Let's elaborate a little. We don’t know how the universe came into being, all we can say is that we have a pretty good idea how it developed after the first tiny fraction of a second (10-35 s). But we do know that since that first fraction of a second, randomness and chance have been (and remain) fundamental to its development. Sub-atomic particles flashed into existence and then, just as suddenly vanished again. They still do that today, what we regard as a perfect vacuum can be shown to be a sea of churning activity.

Chance is absolutely necessary in a universe where there is to be some freedom of choice. Why? Because we can only choose if we live in a universe where things are not normally determined in advance. My understanding is that Yahweh created a universe in which intelligence would arise and in which any intelligent life forms would be able to know him and choose to love and follow him.

Perhaps we see a glimpse of this in 1 Kings 19:11-13. We'll be exposed to many things during our lives, but Yahweh is not present in the outward tumult and danger; he communicates quietly. We may fail to notice him if we are focussed on the loud and dangerous things.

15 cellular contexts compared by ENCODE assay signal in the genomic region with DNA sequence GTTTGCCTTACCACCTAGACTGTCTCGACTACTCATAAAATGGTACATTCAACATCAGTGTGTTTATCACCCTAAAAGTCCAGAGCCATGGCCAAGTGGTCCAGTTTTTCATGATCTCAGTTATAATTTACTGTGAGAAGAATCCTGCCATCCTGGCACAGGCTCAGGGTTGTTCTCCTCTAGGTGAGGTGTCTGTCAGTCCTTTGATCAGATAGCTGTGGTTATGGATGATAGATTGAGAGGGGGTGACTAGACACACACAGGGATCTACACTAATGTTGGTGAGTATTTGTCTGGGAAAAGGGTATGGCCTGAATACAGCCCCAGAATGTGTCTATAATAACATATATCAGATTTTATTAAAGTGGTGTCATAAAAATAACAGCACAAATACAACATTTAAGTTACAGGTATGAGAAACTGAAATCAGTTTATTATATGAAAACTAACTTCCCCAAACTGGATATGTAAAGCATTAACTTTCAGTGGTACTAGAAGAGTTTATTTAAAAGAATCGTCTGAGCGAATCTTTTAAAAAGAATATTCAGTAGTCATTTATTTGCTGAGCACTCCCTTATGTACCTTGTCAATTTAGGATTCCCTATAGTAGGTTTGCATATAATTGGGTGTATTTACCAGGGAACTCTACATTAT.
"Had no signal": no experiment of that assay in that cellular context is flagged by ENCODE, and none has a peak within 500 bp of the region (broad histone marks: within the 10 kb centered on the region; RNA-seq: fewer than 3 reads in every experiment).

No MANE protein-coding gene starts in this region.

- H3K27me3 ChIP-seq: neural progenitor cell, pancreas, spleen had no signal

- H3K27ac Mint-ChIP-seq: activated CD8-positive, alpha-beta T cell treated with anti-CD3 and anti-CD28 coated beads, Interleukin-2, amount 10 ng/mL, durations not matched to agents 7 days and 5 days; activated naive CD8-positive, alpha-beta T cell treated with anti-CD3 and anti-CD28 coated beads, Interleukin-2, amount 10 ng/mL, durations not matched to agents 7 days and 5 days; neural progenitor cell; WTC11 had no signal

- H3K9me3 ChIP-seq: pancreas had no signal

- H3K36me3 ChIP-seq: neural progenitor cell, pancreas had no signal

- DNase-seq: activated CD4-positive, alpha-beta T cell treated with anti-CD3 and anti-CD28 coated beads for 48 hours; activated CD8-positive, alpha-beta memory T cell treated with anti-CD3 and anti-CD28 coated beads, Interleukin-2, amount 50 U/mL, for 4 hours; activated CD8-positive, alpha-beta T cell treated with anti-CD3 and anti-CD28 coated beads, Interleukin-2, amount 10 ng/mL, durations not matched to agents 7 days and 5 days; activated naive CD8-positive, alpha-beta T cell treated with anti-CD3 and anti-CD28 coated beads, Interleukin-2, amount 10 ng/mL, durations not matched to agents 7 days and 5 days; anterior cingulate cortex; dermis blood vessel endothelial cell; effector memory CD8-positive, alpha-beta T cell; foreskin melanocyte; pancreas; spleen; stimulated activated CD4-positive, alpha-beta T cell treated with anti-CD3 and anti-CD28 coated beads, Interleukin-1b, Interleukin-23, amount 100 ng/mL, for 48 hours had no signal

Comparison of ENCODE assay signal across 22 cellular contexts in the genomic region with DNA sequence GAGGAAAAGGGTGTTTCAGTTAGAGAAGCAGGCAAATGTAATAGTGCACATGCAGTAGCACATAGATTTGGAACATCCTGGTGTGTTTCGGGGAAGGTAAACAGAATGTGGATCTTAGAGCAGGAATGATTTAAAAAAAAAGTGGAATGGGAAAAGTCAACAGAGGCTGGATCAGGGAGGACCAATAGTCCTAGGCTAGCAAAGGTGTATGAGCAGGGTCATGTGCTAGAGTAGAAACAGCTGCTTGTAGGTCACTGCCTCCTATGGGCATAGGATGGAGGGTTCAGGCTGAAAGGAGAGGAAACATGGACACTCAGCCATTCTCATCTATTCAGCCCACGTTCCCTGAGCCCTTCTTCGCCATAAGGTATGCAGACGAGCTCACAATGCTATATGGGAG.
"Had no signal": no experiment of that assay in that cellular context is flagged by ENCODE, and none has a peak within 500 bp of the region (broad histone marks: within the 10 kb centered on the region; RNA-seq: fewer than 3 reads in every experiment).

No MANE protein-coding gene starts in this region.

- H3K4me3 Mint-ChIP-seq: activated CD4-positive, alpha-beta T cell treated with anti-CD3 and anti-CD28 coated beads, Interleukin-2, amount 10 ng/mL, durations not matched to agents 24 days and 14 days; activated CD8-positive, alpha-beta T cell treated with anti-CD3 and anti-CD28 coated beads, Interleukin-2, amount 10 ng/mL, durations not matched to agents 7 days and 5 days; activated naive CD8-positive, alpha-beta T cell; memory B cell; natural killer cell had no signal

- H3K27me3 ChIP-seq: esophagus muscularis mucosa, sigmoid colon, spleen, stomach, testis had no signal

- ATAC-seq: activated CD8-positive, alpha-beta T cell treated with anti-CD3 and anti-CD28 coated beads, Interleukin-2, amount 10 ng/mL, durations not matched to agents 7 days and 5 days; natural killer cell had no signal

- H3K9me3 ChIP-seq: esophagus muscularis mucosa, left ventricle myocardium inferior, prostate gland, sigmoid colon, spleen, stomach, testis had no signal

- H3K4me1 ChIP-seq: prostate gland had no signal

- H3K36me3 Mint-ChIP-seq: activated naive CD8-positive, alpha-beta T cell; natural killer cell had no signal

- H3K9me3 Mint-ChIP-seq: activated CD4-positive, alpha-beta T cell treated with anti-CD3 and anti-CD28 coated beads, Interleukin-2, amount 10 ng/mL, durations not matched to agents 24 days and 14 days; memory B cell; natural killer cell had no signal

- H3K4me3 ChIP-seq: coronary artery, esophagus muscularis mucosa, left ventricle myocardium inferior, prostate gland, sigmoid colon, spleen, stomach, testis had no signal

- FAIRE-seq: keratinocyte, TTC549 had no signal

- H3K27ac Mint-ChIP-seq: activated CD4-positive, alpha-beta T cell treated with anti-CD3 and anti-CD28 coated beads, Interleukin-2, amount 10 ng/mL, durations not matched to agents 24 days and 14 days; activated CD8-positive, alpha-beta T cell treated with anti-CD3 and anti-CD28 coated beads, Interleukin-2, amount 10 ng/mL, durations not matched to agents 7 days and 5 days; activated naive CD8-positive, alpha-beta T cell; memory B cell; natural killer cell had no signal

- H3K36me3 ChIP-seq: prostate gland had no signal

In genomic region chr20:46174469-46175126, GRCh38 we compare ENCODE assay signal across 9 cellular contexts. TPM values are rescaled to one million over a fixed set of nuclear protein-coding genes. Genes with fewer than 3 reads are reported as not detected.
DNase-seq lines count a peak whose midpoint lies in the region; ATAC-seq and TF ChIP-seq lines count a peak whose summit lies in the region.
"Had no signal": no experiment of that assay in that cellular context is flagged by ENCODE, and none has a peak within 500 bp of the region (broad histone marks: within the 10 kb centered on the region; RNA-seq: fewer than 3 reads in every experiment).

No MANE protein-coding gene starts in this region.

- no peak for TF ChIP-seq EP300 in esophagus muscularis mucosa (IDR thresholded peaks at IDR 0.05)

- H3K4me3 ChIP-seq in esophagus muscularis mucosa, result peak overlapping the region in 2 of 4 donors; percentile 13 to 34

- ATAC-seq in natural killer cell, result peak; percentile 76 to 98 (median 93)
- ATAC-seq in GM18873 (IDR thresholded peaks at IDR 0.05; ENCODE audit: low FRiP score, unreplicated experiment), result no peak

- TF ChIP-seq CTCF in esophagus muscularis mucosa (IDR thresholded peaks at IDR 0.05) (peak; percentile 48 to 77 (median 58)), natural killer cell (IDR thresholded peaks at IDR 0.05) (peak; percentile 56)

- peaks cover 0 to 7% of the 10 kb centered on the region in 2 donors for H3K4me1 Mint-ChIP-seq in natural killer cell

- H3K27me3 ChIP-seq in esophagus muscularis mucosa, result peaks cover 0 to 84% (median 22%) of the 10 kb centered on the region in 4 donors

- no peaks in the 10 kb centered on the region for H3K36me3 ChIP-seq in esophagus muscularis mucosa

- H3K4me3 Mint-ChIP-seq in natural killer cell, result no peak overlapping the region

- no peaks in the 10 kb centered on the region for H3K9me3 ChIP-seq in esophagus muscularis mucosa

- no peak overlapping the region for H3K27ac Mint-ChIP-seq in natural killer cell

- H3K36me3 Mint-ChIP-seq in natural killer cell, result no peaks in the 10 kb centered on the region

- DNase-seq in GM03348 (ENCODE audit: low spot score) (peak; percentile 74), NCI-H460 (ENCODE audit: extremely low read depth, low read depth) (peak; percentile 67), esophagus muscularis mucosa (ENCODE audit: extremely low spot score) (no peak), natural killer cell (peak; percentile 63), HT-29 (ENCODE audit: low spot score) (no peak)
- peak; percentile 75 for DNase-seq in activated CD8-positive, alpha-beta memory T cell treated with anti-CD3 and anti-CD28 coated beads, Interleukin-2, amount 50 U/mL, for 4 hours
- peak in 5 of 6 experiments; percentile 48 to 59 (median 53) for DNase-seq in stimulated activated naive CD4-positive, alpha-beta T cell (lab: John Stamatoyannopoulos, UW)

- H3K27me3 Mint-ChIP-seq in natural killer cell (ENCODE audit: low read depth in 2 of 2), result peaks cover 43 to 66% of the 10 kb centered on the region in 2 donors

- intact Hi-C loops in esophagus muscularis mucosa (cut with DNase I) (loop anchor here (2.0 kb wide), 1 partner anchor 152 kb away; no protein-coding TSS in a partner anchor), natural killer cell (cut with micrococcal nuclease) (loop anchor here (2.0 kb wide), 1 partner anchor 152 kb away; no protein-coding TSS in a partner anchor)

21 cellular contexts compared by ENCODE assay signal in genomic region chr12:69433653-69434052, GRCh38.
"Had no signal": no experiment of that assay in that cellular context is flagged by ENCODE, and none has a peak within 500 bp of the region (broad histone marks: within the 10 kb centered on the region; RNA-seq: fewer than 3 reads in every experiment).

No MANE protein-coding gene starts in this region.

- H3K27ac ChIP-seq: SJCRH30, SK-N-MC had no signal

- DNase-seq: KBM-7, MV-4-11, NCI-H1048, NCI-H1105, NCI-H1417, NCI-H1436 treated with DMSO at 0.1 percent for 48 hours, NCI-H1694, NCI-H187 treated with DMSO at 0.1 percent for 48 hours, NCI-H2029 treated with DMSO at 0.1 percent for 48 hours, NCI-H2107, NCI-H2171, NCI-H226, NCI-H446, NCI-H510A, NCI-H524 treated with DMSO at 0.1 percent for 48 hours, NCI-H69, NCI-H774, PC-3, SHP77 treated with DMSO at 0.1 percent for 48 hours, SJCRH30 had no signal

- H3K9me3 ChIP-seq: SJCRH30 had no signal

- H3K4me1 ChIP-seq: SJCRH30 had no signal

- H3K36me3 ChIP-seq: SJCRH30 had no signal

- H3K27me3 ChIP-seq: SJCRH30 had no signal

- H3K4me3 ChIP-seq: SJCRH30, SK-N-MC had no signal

Let's put it very simply. Love requires a universe in which things are not directed. Volcanoes can erupt, earthquakes can shatter cities and hurricanes can flood coastal plains. The chain of  dependency is that love depends on the ability to choose, and choice depends on the existence of chance. In other words chance makes choice possible and choice makes love possible.

It seems to me that the real wonder is not that bad things sometimes happen, but that they happen so rarely. We certainly shouldn't blame Papa for random disasters, but we should thank him for such an exquisite combination of personal freedom and relative day to day safety. This supreme balancing act is something worthy of great praise, awe and gratitude.

In conclusion we have to take a small amount of rough with the surprisingly large dollop of smooth. Thank you, Father, for doing such a great job of designing this universe! Truly you are worthy of praise.

(This article is based on a comment I left on an article on the Jesus Creed blog.)

Questions:
  • People sometime ask, 'If there's a God, why does he allow suffering?' How do you answer this?
  • Has this blog post provided any unfamiliar arguments about suffering?
  • Do you believe a creator is free to create things without regard to logic?
  • Is a universe possible in which something could be simultaneously true and false?

See also: